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This past week has seen a continuation of the trend towards modestly rising levels of new but rather mild COVID infections. Viral counts have been rising in municipal wastewater and there has been a modest but continuing rise in positive PCR tests for the minority of Ontarian who are still eligible for definitive testing. COVID hospitalizations, however, have yet to follow suit. All of which suggests either or both of two hypotheses:
- Despite inherent immune-evading capabilities, those strains typically cause fewer severe symptoms, and/or
- Virtually everyone who survived the first COVID waves still has sufficient immunity from some combination of vaccination and prior infection to mostly avoid reinfection or to display only the mildest of symptoms.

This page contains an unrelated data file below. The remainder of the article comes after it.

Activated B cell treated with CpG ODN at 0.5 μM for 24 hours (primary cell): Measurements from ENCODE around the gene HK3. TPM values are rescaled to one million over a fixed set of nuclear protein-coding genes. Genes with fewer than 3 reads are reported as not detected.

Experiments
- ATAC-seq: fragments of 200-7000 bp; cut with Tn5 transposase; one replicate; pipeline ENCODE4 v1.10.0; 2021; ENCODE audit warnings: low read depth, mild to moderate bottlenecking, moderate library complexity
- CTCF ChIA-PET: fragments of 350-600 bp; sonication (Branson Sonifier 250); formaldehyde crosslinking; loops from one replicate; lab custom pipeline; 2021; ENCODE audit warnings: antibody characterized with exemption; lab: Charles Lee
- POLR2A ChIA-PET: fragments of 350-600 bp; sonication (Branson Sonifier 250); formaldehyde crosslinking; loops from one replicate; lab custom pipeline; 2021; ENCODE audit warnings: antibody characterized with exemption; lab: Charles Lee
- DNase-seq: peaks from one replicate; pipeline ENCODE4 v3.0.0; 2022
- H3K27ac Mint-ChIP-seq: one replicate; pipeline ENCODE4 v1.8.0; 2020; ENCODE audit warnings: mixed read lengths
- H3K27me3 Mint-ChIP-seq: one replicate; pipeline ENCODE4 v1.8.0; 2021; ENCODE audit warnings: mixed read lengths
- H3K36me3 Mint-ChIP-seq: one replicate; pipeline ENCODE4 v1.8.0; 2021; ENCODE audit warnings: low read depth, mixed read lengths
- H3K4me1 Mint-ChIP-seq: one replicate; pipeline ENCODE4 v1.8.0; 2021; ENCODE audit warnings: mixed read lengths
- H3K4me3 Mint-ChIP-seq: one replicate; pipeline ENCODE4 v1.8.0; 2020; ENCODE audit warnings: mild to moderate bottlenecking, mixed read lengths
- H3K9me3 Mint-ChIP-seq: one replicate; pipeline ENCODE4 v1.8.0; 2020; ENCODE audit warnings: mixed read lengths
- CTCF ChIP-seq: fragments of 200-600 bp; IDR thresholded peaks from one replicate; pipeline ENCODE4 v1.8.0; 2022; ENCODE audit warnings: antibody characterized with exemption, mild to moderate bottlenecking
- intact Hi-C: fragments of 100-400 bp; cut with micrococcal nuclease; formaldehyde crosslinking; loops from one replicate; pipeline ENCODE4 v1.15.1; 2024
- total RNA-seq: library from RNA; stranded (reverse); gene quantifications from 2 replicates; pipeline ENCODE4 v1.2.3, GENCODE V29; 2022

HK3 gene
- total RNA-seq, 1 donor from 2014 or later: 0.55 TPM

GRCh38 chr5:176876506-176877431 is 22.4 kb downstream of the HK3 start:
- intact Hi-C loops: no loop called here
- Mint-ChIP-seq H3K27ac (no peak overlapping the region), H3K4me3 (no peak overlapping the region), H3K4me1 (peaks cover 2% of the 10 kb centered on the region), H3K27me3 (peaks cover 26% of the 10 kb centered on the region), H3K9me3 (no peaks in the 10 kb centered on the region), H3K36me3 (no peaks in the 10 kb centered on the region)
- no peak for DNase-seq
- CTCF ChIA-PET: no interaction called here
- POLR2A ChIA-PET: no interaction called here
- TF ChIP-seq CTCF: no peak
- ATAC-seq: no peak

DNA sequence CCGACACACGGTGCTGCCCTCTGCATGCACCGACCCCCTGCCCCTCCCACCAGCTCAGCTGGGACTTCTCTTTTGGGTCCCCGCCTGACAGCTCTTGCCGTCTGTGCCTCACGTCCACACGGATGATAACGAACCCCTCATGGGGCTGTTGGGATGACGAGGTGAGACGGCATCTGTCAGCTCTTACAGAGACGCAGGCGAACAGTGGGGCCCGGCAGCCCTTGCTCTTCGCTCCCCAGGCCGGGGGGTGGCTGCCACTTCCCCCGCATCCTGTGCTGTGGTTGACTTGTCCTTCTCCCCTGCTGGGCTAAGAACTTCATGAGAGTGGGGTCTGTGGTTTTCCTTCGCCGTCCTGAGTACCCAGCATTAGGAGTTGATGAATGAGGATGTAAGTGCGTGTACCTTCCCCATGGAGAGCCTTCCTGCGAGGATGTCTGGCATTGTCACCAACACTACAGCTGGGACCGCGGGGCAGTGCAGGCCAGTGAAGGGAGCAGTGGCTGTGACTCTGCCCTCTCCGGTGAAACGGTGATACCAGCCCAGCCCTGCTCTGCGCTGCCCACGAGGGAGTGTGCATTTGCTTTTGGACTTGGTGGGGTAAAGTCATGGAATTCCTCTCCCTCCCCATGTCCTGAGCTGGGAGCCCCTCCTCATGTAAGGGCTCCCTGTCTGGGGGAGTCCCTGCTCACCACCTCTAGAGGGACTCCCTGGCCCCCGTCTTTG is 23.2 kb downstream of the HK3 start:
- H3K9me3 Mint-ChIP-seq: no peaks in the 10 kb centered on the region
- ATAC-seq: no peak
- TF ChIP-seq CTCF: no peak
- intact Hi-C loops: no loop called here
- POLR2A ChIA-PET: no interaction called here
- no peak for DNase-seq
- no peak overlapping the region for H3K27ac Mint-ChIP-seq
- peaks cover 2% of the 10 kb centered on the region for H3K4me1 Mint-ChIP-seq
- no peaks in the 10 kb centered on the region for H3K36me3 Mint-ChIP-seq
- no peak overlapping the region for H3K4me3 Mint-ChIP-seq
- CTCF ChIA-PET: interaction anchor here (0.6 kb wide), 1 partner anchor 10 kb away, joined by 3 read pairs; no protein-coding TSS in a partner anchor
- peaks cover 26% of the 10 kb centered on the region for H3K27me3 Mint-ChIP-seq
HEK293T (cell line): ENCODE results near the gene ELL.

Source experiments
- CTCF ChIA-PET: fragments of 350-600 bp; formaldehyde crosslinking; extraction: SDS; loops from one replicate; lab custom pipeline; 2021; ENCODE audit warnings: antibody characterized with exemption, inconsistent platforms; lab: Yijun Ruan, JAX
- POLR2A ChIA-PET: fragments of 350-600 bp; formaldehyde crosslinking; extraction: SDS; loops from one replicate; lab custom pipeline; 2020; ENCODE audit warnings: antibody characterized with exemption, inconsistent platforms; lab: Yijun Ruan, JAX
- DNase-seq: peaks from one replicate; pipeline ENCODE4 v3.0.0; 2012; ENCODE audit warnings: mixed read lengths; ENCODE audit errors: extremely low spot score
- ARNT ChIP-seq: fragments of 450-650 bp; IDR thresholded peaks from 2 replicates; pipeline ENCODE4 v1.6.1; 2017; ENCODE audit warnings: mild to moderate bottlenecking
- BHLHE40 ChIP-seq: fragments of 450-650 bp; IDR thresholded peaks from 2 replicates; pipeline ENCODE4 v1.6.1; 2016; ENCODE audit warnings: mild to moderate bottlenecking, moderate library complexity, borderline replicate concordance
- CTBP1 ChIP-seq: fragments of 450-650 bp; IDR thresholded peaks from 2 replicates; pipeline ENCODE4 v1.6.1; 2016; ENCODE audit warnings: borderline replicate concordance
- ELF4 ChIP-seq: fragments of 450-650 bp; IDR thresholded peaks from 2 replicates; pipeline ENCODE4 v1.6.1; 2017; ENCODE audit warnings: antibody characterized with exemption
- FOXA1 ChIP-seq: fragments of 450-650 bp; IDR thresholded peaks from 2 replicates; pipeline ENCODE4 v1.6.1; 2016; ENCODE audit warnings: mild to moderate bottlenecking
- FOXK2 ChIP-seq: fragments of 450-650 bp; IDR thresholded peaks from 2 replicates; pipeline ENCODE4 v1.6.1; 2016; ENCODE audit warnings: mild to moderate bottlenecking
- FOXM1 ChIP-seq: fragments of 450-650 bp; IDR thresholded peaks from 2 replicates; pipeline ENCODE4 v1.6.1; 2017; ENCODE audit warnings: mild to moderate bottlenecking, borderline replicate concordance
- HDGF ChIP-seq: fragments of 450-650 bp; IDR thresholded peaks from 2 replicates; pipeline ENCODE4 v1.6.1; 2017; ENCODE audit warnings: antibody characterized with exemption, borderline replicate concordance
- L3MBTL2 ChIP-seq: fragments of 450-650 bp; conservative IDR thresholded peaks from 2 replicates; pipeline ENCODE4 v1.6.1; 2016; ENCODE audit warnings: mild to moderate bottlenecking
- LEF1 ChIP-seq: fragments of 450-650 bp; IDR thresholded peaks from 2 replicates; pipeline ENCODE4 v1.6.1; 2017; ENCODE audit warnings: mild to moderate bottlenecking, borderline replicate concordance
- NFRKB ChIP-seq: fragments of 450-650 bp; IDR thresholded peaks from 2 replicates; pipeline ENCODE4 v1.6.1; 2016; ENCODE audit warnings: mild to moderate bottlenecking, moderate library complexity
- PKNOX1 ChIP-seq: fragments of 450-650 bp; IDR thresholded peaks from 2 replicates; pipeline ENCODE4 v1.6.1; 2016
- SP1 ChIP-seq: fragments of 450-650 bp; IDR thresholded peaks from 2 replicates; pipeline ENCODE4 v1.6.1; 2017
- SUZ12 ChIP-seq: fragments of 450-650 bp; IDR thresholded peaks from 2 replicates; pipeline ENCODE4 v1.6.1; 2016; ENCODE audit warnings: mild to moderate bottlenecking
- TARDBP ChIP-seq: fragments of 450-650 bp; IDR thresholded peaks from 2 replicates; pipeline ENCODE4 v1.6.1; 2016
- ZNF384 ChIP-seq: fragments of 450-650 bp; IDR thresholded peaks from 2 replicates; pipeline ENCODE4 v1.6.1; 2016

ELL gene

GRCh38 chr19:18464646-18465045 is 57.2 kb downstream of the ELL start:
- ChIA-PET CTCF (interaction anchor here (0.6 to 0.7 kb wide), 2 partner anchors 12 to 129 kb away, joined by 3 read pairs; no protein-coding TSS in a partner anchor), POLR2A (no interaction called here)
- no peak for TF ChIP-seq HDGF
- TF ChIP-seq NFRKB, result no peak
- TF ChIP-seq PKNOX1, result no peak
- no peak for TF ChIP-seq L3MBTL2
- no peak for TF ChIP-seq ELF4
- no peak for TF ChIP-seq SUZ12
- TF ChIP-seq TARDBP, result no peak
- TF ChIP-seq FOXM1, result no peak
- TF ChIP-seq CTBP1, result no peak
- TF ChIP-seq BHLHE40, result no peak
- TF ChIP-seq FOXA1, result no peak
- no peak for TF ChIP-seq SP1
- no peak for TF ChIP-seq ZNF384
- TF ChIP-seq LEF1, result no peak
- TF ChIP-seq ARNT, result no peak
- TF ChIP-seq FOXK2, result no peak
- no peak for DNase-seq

It is also likely that new strains will result in increasing infection rates due both the inherently greater transmissibility and waning immunity as a cumulative consequence of months of relatively few new infections and a general disinclination to get booster shots.
This is the off-week in which the US CDC does not report on the rapidly changing mix of new variants. It will be interesting next week to see if the new EG.5 variant continues to surge towards dominance since that magnitude of competitive advantage could substantially increase the rate of new cases.